But the best of weeks end. The third Friday found him once more climbing the pulpit steps, with not a word worth saying. Even the Koran’s pages in front of him might have been blank instead of its Arabic script and illuminated borders. Men’s faces looked up at him expectantly. Bright eyes peered through the lattices of the women’s balcony.

The time had come again when he must speak.

“Oh, people of Ak Shehir!” demanded the Hodja. “Do you know what I am about to say to you?”

“No, no” came from those who were thinking of the last Friday.

“Yes, yes” came from those who were thinking of the Friday before that.

“Some of you know and some of you do not know!” The Hodja rubbed his hands together. “Wonderful! Now let those who know tell those who do not!”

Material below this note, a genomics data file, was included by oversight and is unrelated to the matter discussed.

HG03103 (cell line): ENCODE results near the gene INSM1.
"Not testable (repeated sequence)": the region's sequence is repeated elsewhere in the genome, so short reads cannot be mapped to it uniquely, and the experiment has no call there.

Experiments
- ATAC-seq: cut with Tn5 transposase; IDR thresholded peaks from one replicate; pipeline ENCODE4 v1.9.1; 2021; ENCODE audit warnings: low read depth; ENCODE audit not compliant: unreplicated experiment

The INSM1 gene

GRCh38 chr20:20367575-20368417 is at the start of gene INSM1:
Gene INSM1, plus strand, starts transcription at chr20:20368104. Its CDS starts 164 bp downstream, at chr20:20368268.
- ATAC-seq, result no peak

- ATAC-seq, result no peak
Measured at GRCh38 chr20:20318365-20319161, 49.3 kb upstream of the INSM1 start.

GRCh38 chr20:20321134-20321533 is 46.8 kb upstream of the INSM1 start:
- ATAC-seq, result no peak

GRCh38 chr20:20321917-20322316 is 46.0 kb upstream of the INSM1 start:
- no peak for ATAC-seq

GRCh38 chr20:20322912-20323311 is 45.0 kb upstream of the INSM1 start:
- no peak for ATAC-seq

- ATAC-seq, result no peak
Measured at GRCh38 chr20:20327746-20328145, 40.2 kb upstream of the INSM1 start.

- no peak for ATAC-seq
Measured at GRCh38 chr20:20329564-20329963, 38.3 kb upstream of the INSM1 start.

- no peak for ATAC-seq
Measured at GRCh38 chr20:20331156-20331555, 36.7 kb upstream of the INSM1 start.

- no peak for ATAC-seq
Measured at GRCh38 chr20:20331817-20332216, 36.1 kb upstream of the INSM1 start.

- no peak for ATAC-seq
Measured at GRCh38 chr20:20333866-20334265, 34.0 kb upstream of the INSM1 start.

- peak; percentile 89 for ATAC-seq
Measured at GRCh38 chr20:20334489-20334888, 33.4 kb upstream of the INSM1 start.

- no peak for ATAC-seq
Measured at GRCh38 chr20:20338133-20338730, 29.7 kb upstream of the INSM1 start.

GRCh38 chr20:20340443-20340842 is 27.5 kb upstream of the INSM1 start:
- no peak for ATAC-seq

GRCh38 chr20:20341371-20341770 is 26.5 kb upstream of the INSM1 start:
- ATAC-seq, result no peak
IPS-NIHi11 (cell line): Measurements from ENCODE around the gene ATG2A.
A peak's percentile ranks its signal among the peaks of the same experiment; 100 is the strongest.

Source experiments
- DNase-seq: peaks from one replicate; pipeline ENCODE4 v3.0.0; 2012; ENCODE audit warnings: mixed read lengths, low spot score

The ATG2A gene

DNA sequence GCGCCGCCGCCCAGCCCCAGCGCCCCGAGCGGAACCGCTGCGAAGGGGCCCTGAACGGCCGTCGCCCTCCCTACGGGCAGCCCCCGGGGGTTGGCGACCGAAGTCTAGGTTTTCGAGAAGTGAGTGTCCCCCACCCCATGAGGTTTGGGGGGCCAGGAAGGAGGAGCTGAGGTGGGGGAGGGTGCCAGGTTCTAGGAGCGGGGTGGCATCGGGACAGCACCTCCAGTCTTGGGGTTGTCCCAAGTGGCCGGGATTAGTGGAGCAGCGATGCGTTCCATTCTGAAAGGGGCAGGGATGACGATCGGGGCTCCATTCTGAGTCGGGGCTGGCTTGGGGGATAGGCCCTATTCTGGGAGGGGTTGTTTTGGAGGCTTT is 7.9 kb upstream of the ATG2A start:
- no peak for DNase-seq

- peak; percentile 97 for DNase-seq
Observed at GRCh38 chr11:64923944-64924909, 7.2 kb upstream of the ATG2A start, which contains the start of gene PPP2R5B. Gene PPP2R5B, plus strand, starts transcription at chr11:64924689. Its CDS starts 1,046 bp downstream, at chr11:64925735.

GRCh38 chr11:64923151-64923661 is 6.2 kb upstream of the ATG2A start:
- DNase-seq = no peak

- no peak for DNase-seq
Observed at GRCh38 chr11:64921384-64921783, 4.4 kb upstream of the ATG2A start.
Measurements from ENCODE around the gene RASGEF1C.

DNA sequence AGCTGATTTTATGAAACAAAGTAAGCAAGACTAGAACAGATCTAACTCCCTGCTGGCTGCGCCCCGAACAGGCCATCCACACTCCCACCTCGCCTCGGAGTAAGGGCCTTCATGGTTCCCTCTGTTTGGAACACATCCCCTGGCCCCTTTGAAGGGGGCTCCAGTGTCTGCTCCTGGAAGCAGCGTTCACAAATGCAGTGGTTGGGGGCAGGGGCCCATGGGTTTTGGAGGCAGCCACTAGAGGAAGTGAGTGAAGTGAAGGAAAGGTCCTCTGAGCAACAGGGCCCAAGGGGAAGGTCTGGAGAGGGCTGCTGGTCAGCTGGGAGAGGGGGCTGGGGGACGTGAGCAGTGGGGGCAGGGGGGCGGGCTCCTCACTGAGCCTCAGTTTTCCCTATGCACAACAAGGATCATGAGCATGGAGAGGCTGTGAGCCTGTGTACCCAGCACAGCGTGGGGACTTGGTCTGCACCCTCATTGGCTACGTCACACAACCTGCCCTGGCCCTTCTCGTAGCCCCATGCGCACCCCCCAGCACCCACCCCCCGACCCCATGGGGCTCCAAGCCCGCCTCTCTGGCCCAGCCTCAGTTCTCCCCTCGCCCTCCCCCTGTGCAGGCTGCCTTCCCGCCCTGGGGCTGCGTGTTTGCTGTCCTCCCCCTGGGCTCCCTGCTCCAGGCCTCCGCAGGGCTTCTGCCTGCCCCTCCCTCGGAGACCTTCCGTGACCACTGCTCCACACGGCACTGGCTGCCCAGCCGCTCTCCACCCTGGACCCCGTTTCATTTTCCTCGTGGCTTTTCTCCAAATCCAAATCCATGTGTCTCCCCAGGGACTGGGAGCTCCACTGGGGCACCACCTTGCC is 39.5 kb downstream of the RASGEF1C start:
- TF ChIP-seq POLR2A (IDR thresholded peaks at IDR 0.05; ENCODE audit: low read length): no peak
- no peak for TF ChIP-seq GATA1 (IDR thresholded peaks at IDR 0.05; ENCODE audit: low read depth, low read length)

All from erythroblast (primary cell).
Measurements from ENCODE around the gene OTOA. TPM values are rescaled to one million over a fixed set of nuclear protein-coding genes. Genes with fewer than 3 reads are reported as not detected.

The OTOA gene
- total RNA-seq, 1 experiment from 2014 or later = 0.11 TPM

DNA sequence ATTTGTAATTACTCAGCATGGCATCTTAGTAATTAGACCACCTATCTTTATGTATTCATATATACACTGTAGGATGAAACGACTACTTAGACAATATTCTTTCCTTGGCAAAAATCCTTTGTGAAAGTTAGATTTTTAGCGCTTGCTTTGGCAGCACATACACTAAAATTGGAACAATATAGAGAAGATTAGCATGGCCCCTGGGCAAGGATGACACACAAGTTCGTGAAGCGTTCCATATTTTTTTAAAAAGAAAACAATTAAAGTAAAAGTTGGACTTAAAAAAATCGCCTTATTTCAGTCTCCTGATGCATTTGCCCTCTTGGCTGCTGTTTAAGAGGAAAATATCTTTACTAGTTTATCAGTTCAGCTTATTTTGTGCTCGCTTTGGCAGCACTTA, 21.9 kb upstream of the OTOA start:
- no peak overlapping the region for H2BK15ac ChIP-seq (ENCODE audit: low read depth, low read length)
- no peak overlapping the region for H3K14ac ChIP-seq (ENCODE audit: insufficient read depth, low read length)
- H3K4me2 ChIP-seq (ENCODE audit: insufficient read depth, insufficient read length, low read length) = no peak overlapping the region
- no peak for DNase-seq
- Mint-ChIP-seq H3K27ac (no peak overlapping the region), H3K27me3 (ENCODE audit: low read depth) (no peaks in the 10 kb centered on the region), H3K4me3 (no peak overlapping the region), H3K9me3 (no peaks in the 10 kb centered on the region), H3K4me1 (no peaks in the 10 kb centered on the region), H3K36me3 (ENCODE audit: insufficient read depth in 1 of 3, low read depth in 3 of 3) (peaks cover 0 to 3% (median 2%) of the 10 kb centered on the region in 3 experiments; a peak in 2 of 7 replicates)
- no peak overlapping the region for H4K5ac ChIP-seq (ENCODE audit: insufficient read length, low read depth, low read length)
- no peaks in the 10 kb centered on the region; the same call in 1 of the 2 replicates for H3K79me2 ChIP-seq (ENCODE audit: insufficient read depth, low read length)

The Hodja gathered his robes about him, humming to himself as he came down from the pulpit, two steps at a time. He nodded and smiled as he left the mosque.


Source: Retold by Kate Farrell, based on the version in Once A Hodja by Alice Kelsey, David McKay Co, 1943.

Note: Nasreddin Hodja, also called Mullah Nasreddin, is the archetypal wise fool, a legend—several Muslim countries claim to be his birthplace.

Nasreddin (/næsˈrɛdɪn/ or Nasreddin Hodja (other variants include: Mullah Nasreddin Hooja, Mullah Nasruddin, Mullah Nasriddin, Khoja Nasriddin) is a fictional character in the folklore of the Muslim world from the Balkans to China, and a hero of humorous short stories and satirical anecdotes.

Author adminPosted on August 15, 2022Categories Fables, Folktales, LegendsTags Hodja, mosque, mullah, mullah nasruddin, Muslim, wise foolLeave a comment on Once the Hodja…